Law Office Of Deborah M. Truscello
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workplace safety Archives

How employers can reduce injury risks from heavy machinery

In the Pennsylvania manufacturing industry, heavy machinery can help complete labor-intensive tasks quickly and correctly. However, when the machines are not used correctly, employees can be put at serious risk for injuries. As such, employers should take certain measures to ensure that employees are safe.

America's most dangerous jobs

All workers in Pennsylvania face the threat of workplace accidents and injuries. However, there are certain types of occupations that carry a higher risk of injury or death. In the Census of Fatal Occupational Injuries, the Bureau of Labor Statistics documents the most dangerous jobs in the country. In 2016, 5,190 civilian workers died on the job, an increase of almost 6 percent from the prior year.

Injuries at meat plants

Pennsylvania meatpackers are may incur second degree burns, fractured fingers, head trauma and amputations. According to data from the Occupational Safety and Health Administration, these are just a sampling of the severe injuries that can be sustained at a meat plant in the United States every week.

Excessive heat can be dangerous at work

As summer heats up, Pennsylvania workers can face additional threats to their health and safety on the job as a result of heat stress. The federal Occupational Safety and Health Administration has no official regulations governing heat stress in the workplace. However, OSHA has engaged in an ongoing awareness campaign that aims to increase the use of preventive measures in workplaces nationwide to prevent the dangerous effects of excessive heat exposure. Even in states where heat stress is regulated for outdoor workers, regulations governing heat exposure are some of the most frequently violated rules.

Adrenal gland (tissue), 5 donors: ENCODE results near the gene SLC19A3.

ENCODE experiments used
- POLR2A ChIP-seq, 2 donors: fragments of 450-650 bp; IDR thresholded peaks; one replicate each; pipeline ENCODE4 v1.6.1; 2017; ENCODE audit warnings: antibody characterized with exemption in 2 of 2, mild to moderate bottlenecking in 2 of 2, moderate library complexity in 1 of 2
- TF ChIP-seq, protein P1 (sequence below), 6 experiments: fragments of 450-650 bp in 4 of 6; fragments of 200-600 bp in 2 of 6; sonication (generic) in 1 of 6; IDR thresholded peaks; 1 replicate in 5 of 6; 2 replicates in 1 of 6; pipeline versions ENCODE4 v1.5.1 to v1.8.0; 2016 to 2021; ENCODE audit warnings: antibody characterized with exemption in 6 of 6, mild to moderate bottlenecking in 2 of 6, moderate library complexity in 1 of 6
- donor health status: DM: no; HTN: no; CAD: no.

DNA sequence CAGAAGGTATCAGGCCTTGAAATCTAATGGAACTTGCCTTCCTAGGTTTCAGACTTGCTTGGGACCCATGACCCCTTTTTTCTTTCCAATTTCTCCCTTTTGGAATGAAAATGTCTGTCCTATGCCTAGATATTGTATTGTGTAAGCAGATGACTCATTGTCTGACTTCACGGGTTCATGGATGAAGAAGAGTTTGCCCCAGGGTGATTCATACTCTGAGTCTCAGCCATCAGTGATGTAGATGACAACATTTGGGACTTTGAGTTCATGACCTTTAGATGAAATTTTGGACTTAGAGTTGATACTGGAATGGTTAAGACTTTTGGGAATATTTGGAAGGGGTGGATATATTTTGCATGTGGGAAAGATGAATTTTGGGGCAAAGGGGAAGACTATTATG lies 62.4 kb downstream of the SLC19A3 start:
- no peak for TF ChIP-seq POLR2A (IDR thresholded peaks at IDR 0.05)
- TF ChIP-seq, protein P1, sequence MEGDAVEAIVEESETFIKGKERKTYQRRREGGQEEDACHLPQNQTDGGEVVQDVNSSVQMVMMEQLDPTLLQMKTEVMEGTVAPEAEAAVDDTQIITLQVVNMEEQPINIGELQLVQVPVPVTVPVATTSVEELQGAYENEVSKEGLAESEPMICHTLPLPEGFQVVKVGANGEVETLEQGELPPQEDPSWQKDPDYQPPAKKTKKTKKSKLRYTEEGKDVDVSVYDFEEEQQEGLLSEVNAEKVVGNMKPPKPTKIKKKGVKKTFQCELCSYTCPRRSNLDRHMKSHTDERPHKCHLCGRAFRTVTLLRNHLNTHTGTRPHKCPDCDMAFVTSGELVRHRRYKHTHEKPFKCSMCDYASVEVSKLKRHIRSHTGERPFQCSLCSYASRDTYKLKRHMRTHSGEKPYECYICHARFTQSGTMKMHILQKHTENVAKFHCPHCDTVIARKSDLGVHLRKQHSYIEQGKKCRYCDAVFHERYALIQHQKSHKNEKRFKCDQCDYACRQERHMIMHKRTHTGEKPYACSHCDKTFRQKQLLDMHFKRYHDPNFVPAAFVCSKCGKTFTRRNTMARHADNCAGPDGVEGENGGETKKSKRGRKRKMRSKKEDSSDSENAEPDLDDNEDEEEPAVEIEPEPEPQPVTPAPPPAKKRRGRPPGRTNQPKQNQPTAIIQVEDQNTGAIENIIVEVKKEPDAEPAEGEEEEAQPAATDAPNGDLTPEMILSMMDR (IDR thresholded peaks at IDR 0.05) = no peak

Silica rule only partially in place on construction sites

For construction workers in Pennsylvania, workplace safety is often a major concern. The industry is a common source of accidents and injuries on the job. Aside from the traditional dangers posed by falls and heavy equipment, exposure to deadly and toxic materials of different kinds can also be a significant concern. One material that is the subject of a newly enforced government regulation yet continues to pose a threat to workers is silica dust.

Startup develops tech for improving workplace safety

Worldwide, workplace accidents lead to more than 500 injuries every minute. In the U.S., these accidents burden employers and insurance companies with billions of dollars in annual workers' compensation claims. Both employers and employees in Pennsylvania may be wondering what can be done to reduce the hazards that lurk in their workplace.

Grain engulfment and how to prevent it

Anyone in Pennsylvania who works in or around a grain storage facility should know that grain engulfment is a safety risk. Flowing grain can trap workers in 6 to 8 seconds, completely burying them in a matter of 22 seconds. In the effort to prevent suffocation in grain, OSHA has teamed up with the National Grain and Feed Association, the American Feed Industry Association and other organizations to raise awareness of this danger.

Fatigue can be dangerous for EMS workers

Fatigue can be a major contributor to workplace hazards for Pennsylvania paramedics. It can make vehicle operation particularly dangerous, and ambulance driving is a major part of EMS work. Because of the impact of fatigue, the National Association of State EMS Officials has joined with the University of Pennsylvania Medical Center to create guidelines that aim to lower its prevalence.

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Law Office Of Deborah M. Truscello
206 West State Street Suite 300
Media, PA 19063

Phone: 610-228-4376
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